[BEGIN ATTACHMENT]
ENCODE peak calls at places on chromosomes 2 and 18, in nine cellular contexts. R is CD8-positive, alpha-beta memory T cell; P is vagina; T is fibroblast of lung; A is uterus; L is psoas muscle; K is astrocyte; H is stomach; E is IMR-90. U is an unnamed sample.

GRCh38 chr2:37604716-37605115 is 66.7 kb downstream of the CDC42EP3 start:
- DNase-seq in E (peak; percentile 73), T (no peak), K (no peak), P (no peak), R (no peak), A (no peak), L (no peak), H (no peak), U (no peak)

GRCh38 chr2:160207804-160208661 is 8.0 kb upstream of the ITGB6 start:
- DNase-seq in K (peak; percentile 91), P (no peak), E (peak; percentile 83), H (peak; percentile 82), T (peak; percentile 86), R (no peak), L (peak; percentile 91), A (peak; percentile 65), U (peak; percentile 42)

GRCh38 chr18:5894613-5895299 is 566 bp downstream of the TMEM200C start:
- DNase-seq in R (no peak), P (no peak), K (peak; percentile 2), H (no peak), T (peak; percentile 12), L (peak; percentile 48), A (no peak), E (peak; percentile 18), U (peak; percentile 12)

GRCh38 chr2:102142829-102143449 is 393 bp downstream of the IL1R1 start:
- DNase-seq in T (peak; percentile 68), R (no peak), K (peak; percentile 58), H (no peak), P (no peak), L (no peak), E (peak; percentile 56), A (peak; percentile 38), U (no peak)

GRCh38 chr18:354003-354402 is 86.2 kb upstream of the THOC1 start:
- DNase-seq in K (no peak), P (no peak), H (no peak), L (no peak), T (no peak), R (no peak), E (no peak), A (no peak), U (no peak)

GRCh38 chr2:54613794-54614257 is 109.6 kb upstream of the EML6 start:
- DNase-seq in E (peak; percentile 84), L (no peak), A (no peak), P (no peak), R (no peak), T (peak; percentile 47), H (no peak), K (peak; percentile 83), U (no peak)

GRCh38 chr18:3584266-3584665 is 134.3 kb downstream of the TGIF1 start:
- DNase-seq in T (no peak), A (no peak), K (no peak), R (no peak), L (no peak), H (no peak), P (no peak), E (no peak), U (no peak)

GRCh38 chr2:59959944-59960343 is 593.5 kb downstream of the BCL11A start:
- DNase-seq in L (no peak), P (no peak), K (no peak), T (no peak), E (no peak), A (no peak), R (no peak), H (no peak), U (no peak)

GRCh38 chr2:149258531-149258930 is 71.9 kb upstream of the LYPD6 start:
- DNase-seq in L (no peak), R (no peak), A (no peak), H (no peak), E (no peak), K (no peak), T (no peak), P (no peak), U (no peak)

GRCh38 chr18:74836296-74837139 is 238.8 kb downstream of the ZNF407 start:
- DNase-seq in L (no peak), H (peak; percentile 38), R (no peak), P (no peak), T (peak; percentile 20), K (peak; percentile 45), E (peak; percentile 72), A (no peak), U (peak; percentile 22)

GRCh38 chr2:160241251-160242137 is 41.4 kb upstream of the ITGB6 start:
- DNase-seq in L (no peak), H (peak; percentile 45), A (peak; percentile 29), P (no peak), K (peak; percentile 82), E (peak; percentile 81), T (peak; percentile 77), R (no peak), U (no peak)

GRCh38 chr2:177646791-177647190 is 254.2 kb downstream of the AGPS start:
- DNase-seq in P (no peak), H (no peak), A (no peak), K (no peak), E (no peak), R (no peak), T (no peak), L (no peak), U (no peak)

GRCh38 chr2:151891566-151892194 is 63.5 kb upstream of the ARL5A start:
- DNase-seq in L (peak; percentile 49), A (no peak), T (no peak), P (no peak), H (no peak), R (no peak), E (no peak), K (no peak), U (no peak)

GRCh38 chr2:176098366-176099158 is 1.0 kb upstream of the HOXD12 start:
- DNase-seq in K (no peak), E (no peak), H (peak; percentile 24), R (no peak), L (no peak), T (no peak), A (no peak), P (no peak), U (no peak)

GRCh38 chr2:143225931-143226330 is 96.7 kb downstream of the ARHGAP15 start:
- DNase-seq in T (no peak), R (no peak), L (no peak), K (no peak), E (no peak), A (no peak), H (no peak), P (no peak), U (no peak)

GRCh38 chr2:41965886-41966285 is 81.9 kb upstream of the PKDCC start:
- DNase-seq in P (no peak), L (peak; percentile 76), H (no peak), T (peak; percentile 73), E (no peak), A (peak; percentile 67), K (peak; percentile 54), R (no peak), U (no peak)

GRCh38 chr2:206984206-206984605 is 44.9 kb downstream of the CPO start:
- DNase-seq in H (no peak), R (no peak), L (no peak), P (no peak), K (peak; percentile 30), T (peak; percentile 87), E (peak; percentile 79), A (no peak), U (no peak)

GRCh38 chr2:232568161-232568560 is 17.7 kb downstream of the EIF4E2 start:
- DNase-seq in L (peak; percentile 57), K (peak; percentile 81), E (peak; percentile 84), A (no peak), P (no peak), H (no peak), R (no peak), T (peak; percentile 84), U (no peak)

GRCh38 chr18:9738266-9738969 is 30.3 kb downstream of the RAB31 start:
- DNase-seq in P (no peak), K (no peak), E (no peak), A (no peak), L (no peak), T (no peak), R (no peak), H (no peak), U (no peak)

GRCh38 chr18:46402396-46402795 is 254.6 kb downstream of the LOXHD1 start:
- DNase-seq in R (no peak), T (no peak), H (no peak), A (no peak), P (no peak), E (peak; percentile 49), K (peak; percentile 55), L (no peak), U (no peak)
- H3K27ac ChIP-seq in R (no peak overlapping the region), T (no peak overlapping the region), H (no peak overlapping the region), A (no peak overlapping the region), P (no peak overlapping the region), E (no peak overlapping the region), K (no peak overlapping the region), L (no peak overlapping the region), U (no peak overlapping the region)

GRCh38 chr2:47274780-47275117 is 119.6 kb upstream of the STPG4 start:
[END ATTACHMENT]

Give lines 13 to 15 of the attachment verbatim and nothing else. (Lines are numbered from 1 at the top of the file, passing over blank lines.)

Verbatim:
- DNase-seq in E (peak; percentile 84), L (no peak), A (no peak), P (no peak), R (no peak), T (peak; percentile 47), H (no peak), K (peak; percentile 83), U (no peak)

GRCh38 chr18:3584266-3584665 is 134.3 kb downstream of the TGIF1 start:
- DNase-seq in T (no peak), A (no peak), K (no peak), R (no peak), L (no peak), H (no peak), P (no peak), E (no peak), U (no peak)